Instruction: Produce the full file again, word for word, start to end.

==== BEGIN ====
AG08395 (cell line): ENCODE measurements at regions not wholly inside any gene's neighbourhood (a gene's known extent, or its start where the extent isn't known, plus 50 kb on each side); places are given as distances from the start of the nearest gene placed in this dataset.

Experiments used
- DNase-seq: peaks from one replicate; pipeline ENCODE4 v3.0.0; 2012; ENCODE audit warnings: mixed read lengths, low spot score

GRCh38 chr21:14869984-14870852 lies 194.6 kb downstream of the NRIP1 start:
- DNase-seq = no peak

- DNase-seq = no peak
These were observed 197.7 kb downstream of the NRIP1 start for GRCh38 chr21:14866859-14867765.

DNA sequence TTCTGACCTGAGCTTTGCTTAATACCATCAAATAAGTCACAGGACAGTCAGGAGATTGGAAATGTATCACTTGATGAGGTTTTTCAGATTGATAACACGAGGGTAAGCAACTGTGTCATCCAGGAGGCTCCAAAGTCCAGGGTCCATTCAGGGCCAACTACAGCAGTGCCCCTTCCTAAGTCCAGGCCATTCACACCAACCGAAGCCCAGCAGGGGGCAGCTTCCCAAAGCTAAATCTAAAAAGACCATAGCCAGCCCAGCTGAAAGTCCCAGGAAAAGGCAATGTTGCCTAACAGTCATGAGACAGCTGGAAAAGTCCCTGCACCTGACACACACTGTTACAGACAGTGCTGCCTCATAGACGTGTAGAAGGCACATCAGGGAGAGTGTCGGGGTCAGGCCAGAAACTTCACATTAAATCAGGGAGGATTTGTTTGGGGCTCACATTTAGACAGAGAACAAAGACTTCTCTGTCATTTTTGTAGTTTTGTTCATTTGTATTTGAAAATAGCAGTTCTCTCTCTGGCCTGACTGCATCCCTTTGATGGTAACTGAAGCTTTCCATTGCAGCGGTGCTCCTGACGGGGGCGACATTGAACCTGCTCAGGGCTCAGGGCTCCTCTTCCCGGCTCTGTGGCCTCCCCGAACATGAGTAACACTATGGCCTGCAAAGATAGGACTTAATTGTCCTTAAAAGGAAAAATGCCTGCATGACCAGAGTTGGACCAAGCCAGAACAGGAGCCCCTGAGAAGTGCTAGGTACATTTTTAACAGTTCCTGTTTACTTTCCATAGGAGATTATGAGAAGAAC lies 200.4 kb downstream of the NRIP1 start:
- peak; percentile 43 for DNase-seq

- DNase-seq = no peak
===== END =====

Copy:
AG08395 (cell line): ENCODE measurements at regions not wholly inside any gene's neighbourhood (a gene's known extent, or its start where the extent isn't known, plus 50 kb on each side); places are given as distances from the start of the nearest gene placed in this dataset.

Experiments used
- DNase-seq: peaks from one replicate; pipeline ENCODE4 v3.0.0; 2012; ENCODE audit warnings: mixed read lengths, low spot score

GRCh38 chr21:14869984-14870852 lies 194.6 kb downstream of the NRIP1 start:
- DNase-seq = no peak

- DNase-seq = no peak
These were observed 197.7 kb downstream of the NRIP1 start for GRCh38 chr21:14866859-14867765.

DNA sequence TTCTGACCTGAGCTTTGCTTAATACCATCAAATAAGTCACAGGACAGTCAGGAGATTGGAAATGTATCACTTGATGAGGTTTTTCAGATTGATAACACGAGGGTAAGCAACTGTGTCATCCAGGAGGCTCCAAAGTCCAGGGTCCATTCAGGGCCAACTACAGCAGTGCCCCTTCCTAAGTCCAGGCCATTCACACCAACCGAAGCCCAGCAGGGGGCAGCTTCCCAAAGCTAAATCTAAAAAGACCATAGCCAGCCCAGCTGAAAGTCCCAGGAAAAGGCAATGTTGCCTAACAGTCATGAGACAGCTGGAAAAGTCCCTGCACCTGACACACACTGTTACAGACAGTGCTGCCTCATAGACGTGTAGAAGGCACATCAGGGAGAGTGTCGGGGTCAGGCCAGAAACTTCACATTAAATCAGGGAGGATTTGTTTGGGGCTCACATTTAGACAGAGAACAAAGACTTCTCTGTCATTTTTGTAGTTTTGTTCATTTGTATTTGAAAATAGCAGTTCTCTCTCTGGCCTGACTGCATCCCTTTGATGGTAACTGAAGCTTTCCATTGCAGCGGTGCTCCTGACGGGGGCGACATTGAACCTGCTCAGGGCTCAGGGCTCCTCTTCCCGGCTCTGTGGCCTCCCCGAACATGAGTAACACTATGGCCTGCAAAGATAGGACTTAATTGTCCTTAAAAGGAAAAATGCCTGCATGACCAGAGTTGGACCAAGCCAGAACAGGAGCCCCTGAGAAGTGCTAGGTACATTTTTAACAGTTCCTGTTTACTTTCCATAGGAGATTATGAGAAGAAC lies 200.4 kb downstream of the NRIP1 start:
- peak; percentile 43 for DNase-seq

- DNase-seq = no peak